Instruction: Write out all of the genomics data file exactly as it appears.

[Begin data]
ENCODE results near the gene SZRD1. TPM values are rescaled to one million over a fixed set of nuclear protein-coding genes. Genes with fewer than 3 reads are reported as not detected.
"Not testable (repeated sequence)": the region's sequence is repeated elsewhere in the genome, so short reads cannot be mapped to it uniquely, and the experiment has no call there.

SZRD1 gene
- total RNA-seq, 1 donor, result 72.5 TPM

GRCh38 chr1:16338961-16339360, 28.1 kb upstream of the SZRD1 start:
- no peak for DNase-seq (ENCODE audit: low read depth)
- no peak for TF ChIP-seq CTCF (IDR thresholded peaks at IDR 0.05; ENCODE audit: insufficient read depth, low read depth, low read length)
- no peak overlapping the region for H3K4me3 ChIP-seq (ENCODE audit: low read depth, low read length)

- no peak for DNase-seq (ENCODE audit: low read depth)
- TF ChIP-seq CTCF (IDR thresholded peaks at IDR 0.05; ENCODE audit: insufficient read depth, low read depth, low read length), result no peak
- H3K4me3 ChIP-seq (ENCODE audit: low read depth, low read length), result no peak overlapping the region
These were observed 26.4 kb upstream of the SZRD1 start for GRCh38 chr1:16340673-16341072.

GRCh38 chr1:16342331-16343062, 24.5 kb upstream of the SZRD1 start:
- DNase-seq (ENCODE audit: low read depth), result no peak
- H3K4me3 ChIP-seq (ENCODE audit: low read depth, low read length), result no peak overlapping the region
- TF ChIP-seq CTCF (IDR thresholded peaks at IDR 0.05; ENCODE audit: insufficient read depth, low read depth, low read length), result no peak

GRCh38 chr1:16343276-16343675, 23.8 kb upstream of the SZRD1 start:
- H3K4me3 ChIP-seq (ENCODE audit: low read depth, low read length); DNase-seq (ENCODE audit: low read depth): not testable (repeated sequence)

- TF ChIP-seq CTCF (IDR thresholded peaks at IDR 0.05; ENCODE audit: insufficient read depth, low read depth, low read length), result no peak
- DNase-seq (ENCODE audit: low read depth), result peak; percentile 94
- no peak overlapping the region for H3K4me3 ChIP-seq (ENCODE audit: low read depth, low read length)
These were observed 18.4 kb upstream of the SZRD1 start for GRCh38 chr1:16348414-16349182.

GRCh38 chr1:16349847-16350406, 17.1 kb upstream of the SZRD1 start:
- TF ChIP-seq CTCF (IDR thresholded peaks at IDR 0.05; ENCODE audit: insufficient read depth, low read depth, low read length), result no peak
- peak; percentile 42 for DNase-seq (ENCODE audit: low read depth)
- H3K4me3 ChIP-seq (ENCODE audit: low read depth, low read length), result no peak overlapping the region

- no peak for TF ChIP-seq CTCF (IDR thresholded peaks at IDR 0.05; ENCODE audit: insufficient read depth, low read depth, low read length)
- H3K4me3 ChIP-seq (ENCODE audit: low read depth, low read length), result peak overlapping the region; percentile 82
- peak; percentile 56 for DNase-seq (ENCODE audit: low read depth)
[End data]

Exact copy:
ENCODE results near the gene SZRD1. TPM values are rescaled to one million over a fixed set of nuclear protein-coding genes. Genes with fewer than 3 reads are reported as not detected.
"Not testable (repeated sequence)": the region's sequence is repeated elsewhere in the genome, so short reads cannot be mapped to it uniquely, and the experiment has no call there.

SZRD1 gene
- total RNA-seq, 1 donor, result 72.5 TPM

GRCh38 chr1:16338961-16339360, 28.1 kb upstream of the SZRD1 start:
- no peak for DNase-seq (ENCODE audit: low read depth)
- no peak for TF ChIP-seq CTCF (IDR thresholded peaks at IDR 0.05; ENCODE audit: insufficient read depth, low read depth, low read length)
- no peak overlapping the region for H3K4me3 ChIP-seq (ENCODE audit: low read depth, low read length)

- no peak for DNase-seq (ENCODE audit: low read depth)
- TF ChIP-seq CTCF (IDR thresholded peaks at IDR 0.05; ENCODE audit: insufficient read depth, low read depth, low read length), result no peak
- H3K4me3 ChIP-seq (ENCODE audit: low read depth, low read length), result no peak overlapping the region
These were observed 26.4 kb upstream of the SZRD1 start for GRCh38 chr1:16340673-16341072.

GRCh38 chr1:16342331-16343062, 24.5 kb upstream of the SZRD1 start:
- DNase-seq (ENCODE audit: low read depth), result no peak
- H3K4me3 ChIP-seq (ENCODE audit: low read depth, low read length), result no peak overlapping the region
- TF ChIP-seq CTCF (IDR thresholded peaks at IDR 0.05; ENCODE audit: insufficient read depth, low read depth, low read length), result no peak

GRCh38 chr1:16343276-16343675, 23.8 kb upstream of the SZRD1 start:
- H3K4me3 ChIP-seq (ENCODE audit: low read depth, low read length); DNase-seq (ENCODE audit: low read depth): not testable (repeated sequence)

- TF ChIP-seq CTCF (IDR thresholded peaks at IDR 0.05; ENCODE audit: insufficient read depth, low read depth, low read length), result no peak
- DNase-seq (ENCODE audit: low read depth), result peak; percentile 94
- no peak overlapping the region for H3K4me3 ChIP-seq (ENCODE audit: low read depth, low read length)
These were observed 18.4 kb upstream of the SZRD1 start for GRCh38 chr1:16348414-16349182.

GRCh38 chr1:16349847-16350406, 17.1 kb upstream of the SZRD1 start:
- TF ChIP-seq CTCF (IDR thresholded peaks at IDR 0.05; ENCODE audit: insufficient read depth, low read depth, low read length), result no peak
- peak; percentile 42 for DNase-seq (ENCODE audit: low read depth)
- H3K4me3 ChIP-seq (ENCODE audit: low read depth, low read length), result no peak overlapping the region

- no peak for TF ChIP-seq CTCF (IDR thresholded peaks at IDR 0.05; ENCODE audit: insufficient read depth, low read depth, low read length)
- H3K4me3 ChIP-seq (ENCODE audit: low read depth, low read length), result peak overlapping the region; percentile 82
- peak; percentile 56 for DNase-seq (ENCODE audit: low read depth)